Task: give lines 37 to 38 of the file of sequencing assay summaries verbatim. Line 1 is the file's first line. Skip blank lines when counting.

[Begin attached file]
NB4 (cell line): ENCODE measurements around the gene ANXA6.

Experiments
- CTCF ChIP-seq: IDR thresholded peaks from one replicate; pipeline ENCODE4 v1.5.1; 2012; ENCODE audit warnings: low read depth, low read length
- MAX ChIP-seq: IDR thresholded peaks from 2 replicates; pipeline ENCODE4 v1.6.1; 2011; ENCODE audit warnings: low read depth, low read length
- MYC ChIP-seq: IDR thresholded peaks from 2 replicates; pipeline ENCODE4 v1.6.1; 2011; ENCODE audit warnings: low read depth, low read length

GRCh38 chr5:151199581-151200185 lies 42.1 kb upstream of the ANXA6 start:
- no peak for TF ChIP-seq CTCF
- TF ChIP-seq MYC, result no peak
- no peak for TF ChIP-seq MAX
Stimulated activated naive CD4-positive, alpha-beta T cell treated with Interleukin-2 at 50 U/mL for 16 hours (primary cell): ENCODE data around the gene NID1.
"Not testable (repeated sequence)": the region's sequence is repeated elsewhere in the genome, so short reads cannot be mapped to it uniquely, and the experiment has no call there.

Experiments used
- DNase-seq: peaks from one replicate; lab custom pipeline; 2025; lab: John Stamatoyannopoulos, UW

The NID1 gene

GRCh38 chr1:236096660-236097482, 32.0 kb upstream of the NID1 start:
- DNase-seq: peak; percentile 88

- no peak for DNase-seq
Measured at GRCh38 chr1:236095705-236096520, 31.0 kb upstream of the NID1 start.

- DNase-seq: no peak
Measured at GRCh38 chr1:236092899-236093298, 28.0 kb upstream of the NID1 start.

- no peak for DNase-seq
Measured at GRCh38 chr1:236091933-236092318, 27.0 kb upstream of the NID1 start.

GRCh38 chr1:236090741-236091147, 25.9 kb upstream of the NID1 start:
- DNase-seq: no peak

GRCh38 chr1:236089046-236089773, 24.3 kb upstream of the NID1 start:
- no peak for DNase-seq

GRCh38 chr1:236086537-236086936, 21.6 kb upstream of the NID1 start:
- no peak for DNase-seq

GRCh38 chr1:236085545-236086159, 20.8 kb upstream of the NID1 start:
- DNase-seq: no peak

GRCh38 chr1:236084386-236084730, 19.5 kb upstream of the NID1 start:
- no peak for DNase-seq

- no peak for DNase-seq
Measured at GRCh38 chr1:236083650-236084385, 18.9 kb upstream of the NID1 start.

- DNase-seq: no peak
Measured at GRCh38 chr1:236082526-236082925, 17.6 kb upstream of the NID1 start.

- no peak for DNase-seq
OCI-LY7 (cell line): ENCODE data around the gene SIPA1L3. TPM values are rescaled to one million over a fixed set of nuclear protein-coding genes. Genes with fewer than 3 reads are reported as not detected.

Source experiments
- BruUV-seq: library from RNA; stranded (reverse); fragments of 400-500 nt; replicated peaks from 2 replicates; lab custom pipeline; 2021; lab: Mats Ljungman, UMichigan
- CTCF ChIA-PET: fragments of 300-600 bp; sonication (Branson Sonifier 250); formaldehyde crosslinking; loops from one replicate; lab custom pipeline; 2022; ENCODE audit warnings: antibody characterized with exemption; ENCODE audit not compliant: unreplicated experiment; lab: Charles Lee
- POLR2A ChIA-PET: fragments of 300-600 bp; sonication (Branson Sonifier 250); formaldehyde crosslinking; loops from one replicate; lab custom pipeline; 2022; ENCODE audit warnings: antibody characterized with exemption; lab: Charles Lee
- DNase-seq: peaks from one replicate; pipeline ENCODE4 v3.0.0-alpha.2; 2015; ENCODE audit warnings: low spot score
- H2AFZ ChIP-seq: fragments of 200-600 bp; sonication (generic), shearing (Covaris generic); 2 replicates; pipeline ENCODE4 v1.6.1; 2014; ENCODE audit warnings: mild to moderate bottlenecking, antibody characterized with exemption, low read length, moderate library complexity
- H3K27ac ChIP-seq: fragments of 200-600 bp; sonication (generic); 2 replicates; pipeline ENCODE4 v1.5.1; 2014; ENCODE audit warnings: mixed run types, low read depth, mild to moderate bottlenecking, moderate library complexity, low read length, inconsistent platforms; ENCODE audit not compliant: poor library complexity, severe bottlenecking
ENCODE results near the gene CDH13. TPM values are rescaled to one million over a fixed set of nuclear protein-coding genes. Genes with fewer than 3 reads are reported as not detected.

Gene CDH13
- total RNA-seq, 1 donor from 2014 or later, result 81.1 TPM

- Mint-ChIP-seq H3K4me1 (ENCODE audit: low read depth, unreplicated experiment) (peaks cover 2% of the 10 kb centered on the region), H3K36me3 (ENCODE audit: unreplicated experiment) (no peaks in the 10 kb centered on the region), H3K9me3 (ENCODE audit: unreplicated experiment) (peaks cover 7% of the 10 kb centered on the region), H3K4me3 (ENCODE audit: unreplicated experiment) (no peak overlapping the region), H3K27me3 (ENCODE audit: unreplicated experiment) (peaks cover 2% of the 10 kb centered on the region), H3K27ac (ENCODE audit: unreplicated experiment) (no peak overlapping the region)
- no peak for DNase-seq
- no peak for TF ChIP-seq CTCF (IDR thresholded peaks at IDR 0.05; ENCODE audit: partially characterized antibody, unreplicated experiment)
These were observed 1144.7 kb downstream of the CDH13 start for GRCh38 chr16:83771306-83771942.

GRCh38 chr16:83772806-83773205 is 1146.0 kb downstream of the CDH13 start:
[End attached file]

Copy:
- no peak for DNase-seq
OCI-LY7 (cell line): ENCODE data around the gene SIPA1L3. TPM values are rescaled to one million over a fixed set of nuclear protein-coding genes. Genes with fewer than 3 reads are reported as not detected.